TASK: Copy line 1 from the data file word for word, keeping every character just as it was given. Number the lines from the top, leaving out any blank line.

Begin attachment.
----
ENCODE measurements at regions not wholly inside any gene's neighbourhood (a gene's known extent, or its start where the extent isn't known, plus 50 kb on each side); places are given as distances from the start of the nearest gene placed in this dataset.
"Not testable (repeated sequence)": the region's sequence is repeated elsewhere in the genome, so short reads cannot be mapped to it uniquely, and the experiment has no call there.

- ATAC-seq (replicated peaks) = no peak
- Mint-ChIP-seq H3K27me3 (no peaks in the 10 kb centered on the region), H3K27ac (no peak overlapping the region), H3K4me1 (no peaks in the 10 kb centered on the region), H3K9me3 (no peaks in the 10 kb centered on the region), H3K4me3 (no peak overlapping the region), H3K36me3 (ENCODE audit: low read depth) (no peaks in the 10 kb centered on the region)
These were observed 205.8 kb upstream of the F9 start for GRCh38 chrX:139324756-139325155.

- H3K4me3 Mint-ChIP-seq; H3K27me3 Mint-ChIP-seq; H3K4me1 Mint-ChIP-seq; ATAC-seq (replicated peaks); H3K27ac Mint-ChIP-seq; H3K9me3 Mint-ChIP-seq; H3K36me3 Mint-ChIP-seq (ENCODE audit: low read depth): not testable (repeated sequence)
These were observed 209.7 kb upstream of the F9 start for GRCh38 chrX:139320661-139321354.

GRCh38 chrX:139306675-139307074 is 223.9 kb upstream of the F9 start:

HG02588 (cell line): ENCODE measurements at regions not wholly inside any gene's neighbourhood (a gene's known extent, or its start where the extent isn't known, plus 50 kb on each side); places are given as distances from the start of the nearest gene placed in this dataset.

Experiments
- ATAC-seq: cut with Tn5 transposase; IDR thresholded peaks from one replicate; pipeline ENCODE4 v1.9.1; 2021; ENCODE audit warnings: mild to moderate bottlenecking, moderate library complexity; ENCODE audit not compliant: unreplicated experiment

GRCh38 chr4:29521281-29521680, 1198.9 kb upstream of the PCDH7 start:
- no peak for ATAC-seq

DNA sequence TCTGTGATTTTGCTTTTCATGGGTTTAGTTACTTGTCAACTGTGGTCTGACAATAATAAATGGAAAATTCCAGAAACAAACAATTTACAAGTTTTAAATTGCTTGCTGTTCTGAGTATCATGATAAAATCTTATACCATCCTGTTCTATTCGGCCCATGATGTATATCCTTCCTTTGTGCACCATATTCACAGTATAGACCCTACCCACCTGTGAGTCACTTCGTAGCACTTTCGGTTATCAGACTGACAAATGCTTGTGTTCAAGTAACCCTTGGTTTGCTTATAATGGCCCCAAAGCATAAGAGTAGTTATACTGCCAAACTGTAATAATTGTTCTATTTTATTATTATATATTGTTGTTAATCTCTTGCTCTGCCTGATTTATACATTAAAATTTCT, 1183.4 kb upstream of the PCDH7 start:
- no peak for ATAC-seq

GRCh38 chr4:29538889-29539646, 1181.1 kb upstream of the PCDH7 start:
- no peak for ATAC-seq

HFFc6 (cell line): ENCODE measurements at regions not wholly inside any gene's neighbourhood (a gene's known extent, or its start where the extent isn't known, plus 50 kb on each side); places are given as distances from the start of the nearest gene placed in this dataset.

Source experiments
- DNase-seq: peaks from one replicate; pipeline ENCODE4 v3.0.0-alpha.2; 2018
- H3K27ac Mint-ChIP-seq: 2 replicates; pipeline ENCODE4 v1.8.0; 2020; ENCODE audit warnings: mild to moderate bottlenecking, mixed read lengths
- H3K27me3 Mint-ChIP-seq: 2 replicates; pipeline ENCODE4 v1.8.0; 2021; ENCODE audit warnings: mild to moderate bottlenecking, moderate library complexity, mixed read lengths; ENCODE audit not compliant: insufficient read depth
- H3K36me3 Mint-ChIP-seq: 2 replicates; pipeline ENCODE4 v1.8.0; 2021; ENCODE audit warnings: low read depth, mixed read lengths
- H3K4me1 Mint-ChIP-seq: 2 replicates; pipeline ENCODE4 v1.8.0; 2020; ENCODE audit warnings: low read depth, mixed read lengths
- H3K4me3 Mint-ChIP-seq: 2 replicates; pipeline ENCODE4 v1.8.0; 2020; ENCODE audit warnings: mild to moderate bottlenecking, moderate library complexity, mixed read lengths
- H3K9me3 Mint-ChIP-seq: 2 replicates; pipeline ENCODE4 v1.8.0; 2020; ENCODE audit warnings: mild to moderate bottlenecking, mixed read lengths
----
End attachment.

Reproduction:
ENCODE measurements at regions not wholly inside any gene's neighbourhood (a gene's known extent, or its start where the extent isn't known, plus 50 kb on each side); places are given as distances from the start of the nearest gene placed in this dataset.